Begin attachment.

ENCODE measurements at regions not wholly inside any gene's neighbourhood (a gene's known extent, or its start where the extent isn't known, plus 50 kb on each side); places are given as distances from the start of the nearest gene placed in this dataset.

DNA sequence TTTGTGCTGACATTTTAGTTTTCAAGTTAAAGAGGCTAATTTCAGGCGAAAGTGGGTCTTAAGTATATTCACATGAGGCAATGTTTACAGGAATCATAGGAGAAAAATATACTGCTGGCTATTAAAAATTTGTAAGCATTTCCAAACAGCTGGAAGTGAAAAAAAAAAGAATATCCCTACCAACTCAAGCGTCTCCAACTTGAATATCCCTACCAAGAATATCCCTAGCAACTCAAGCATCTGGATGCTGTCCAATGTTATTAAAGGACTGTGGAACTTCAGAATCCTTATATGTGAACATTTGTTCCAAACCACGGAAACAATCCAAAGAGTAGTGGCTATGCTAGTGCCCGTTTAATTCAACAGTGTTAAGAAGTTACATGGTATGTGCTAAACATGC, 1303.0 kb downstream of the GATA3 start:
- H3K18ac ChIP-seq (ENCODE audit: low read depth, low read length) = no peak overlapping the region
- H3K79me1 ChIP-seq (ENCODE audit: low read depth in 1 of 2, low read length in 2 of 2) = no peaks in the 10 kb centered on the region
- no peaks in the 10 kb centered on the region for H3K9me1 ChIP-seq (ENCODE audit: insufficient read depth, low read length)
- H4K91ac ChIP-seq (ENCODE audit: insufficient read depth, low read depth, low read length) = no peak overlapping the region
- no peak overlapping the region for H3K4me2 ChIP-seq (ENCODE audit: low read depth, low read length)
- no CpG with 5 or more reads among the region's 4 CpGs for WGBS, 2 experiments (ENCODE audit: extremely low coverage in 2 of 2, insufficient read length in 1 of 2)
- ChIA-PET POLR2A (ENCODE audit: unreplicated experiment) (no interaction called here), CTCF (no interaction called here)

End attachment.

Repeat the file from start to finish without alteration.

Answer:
ENCODE measurements at regions not wholly inside any gene's neighbourhood (a gene's known extent, or its start where the extent isn't known, plus 50 kb on each side); places are given as distances from the start of the nearest gene placed in this dataset.

DNA sequence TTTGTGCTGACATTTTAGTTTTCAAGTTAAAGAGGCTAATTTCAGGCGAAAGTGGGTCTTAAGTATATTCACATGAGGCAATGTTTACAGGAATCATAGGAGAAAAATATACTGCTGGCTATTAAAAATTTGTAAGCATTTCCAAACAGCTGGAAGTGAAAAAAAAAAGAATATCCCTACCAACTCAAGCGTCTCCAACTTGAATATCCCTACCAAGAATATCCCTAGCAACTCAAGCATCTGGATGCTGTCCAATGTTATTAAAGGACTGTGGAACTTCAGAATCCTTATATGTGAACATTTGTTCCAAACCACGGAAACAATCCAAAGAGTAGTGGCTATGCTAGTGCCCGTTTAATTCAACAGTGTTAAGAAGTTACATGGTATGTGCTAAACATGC, 1303.0 kb downstream of the GATA3 start:
- H3K18ac ChIP-seq (ENCODE audit: low read depth, low read length) = no peak overlapping the region
- H3K79me1 ChIP-seq (ENCODE audit: low read depth in 1 of 2, low read length in 2 of 2) = no peaks in the 10 kb centered on the region
- no peaks in the 10 kb centered on the region for H3K9me1 ChIP-seq (ENCODE audit: insufficient read depth, low read length)
- H4K91ac ChIP-seq (ENCODE audit: insufficient read depth, low read depth, low read length) = no peak overlapping the region
- no peak overlapping the region for H3K4me2 ChIP-seq (ENCODE audit: low read depth, low read length)
- no CpG with 5 or more reads among the region's 4 CpGs for WGBS, 2 experiments (ENCODE audit: extremely low coverage in 2 of 2, insufficient read length in 1 of 2)
- ChIA-PET POLR2A (ENCODE audit: unreplicated experiment) (no interaction called here), CTCF (no interaction called here)